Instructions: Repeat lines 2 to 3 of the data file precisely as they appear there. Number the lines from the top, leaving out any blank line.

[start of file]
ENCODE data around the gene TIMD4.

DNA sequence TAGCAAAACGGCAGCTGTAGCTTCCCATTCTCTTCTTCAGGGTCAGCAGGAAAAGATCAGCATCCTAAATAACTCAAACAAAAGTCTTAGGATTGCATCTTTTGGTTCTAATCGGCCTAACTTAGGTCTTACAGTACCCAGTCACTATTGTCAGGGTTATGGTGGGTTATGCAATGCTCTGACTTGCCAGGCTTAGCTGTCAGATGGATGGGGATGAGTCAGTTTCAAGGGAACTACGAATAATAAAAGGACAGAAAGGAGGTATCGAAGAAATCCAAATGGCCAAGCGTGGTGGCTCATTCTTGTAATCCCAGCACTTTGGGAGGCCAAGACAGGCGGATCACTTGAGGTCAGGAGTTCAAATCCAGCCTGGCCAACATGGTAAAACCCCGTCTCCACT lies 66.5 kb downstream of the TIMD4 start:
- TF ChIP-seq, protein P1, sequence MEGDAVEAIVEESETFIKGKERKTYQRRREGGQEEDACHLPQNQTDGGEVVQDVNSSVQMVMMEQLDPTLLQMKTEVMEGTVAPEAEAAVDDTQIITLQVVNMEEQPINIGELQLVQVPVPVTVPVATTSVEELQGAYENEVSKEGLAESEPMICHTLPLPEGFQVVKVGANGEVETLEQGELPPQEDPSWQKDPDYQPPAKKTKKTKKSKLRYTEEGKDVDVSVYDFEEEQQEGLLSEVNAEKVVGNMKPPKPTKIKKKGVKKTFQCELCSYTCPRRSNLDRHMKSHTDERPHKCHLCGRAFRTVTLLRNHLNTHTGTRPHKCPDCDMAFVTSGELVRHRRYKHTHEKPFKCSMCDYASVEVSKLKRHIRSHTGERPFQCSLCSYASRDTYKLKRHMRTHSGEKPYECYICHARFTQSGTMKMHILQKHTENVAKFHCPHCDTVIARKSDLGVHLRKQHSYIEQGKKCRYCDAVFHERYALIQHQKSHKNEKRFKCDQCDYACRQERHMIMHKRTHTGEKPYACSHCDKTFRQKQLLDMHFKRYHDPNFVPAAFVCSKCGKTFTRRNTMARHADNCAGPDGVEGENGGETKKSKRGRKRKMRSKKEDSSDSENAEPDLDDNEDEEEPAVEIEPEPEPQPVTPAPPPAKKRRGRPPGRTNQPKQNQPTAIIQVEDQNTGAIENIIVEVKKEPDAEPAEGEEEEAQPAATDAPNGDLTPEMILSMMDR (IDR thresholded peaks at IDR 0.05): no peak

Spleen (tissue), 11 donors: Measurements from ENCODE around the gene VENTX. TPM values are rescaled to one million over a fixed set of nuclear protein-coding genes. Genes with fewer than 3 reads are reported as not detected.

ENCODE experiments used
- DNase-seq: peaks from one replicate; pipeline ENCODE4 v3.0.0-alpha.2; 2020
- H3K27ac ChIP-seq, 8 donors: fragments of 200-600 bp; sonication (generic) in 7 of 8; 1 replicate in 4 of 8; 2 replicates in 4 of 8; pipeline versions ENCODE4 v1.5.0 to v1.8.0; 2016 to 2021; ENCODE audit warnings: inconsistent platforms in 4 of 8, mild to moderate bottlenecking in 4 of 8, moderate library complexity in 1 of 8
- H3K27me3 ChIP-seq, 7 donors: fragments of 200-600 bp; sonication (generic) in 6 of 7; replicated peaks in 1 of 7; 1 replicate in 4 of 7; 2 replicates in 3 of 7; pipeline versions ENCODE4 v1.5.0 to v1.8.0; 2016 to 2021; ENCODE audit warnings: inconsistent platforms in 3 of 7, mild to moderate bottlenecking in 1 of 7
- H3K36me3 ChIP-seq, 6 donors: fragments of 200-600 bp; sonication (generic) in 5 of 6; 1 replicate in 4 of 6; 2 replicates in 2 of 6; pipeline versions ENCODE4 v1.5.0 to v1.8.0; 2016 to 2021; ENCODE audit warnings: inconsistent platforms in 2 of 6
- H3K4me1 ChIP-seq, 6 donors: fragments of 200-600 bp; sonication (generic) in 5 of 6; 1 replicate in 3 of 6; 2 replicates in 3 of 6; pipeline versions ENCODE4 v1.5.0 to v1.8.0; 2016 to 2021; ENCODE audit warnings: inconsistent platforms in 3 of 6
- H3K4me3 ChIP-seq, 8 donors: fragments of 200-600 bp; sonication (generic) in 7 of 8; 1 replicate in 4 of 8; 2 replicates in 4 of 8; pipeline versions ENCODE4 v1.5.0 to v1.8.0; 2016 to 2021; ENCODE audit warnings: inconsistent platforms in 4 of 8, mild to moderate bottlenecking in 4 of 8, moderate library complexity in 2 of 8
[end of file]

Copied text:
DNA sequence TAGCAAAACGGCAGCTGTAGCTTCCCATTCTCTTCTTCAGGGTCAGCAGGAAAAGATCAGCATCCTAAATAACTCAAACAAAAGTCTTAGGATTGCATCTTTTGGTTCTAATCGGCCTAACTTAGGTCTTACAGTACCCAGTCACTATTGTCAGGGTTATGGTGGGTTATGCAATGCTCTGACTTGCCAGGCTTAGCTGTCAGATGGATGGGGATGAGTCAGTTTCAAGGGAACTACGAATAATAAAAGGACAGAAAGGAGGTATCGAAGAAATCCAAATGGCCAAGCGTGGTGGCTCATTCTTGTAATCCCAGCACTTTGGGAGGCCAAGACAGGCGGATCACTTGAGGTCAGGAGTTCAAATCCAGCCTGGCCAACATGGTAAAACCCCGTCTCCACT lies 66.5 kb downstream of the TIMD4 start:
- TF ChIP-seq, protein P1, sequence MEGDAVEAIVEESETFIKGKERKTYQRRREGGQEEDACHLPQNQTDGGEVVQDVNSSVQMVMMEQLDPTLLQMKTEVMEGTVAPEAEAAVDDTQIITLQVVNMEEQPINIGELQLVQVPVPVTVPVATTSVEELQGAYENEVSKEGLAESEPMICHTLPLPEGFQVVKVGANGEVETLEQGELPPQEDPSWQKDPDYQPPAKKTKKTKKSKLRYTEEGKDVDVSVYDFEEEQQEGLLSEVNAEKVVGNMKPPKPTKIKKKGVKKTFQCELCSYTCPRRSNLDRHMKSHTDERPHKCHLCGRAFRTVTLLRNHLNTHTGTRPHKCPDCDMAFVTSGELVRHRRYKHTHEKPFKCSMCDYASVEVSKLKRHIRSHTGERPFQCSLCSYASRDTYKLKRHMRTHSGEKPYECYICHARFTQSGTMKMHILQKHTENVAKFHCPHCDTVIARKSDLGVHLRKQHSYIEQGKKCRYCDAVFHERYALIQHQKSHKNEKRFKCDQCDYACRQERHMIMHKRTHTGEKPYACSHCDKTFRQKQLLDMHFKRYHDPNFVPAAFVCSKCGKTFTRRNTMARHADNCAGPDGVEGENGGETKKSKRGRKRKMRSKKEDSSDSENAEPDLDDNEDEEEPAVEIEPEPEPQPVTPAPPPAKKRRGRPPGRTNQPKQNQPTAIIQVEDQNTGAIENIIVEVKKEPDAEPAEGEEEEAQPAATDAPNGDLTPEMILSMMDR (IDR thresholded peaks at IDR 0.05): no peak